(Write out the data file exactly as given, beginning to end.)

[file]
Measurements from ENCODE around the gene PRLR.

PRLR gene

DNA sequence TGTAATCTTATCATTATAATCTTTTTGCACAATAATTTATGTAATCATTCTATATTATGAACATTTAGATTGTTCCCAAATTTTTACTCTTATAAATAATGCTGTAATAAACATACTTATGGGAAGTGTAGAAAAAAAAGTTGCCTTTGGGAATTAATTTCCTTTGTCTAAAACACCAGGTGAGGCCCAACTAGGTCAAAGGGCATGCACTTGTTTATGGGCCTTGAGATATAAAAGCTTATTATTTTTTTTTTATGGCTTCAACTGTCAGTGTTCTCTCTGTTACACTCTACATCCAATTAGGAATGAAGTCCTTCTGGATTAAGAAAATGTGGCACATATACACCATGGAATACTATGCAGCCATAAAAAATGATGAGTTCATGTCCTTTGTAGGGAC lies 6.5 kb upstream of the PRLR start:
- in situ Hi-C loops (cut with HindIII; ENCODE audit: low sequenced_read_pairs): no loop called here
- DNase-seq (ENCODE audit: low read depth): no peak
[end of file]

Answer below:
Measurements from ENCODE around the gene PRLR.

PRLR gene

DNA sequence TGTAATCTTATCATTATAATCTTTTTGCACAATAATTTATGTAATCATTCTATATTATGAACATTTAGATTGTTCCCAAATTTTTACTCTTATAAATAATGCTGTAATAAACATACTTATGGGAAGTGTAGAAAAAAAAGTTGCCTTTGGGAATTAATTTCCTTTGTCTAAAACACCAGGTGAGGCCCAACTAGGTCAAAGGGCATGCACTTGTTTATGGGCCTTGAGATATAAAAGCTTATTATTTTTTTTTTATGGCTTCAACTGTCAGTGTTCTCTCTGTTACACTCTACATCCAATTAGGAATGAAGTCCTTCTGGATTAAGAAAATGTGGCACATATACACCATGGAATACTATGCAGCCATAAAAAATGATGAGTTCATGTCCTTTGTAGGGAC lies 6.5 kb upstream of the PRLR start:
- in situ Hi-C loops (cut with HindIII; ENCODE audit: low sequenced_read_pairs): no loop called here
- DNase-seq (ENCODE audit: low read depth): no peak